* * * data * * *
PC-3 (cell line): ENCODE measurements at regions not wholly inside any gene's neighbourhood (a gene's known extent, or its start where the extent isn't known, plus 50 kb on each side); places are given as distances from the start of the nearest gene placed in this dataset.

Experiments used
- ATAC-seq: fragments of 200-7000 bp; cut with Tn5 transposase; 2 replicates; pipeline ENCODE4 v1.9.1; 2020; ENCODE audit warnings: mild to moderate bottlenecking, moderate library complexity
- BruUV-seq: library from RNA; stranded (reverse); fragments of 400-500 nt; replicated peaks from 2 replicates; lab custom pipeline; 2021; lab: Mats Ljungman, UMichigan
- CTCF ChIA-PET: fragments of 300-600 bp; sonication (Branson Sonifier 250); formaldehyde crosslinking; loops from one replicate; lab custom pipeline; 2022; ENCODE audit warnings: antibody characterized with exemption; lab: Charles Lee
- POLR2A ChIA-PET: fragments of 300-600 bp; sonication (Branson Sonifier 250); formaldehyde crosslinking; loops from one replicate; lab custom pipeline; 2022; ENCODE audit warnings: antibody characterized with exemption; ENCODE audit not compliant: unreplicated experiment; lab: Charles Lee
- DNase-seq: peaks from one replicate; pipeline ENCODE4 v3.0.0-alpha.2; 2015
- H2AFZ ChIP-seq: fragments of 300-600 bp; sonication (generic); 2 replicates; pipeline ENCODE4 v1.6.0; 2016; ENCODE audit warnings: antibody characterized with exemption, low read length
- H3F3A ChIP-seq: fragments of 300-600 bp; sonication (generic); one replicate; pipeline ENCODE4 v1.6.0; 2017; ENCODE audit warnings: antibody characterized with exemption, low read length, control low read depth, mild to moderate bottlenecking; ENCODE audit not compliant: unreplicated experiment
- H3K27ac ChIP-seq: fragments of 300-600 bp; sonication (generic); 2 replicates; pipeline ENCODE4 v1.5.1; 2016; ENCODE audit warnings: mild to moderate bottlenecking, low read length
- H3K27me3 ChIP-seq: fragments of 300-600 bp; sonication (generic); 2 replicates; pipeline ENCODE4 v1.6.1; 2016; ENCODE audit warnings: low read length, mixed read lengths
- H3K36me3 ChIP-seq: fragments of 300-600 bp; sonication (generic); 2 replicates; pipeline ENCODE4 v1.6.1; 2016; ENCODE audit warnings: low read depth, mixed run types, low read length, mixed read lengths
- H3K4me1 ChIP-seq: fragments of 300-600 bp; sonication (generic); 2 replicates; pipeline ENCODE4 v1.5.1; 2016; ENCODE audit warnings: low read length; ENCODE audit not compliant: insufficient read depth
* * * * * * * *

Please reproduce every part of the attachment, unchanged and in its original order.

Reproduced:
PC-3 (cell line): ENCODE measurements at regions not wholly inside any gene's neighbourhood (a gene's known extent, or its start where the extent isn't known, plus 50 kb on each side); places are given as distances from the start of the nearest gene placed in this dataset.

Experiments used
- ATAC-seq: fragments of 200-7000 bp; cut with Tn5 transposase; 2 replicates; pipeline ENCODE4 v1.9.1; 2020; ENCODE audit warnings: mild to moderate bottlenecking, moderate library complexity
- BruUV-seq: library from RNA; stranded (reverse); fragments of 400-500 nt; replicated peaks from 2 replicates; lab custom pipeline; 2021; lab: Mats Ljungman, UMichigan
- CTCF ChIA-PET: fragments of 300-600 bp; sonication (Branson Sonifier 250); formaldehyde crosslinking; loops from one replicate; lab custom pipeline; 2022; ENCODE audit warnings: antibody characterized with exemption; lab: Charles Lee
- POLR2A ChIA-PET: fragments of 300-600 bp; sonication (Branson Sonifier 250); formaldehyde crosslinking; loops from one replicate; lab custom pipeline; 2022; ENCODE audit warnings: antibody characterized with exemption; ENCODE audit not compliant: unreplicated experiment; lab: Charles Lee
- DNase-seq: peaks from one replicate; pipeline ENCODE4 v3.0.0-alpha.2; 2015
- H2AFZ ChIP-seq: fragments of 300-600 bp; sonication (generic); 2 replicates; pipeline ENCODE4 v1.6.0; 2016; ENCODE audit warnings: antibody characterized with exemption, low read length
- H3F3A ChIP-seq: fragments of 300-600 bp; sonication (generic); one replicate; pipeline ENCODE4 v1.6.0; 2017; ENCODE audit warnings: antibody characterized with exemption, low read length, control low read depth, mild to moderate bottlenecking; ENCODE audit not compliant: unreplicated experiment
- H3K27ac ChIP-seq: fragments of 300-600 bp; sonication (generic); 2 replicates; pipeline ENCODE4 v1.5.1; 2016; ENCODE audit warnings: mild to moderate bottlenecking, low read length
- H3K27me3 ChIP-seq: fragments of 300-600 bp; sonication (generic); 2 replicates; pipeline ENCODE4 v1.6.1; 2016; ENCODE audit warnings: low read length, mixed read lengths
- H3K36me3 ChIP-seq: fragments of 300-600 bp; sonication (generic); 2 replicates; pipeline ENCODE4 v1.6.1; 2016; ENCODE audit warnings: low read depth, mixed run types, low read length, mixed read lengths
- H3K4me1 ChIP-seq: fragments of 300-600 bp; sonication (generic); 2 replicates; pipeline ENCODE4 v1.5.1; 2016; ENCODE audit warnings: low read length; ENCODE audit not compliant: insufficient read depth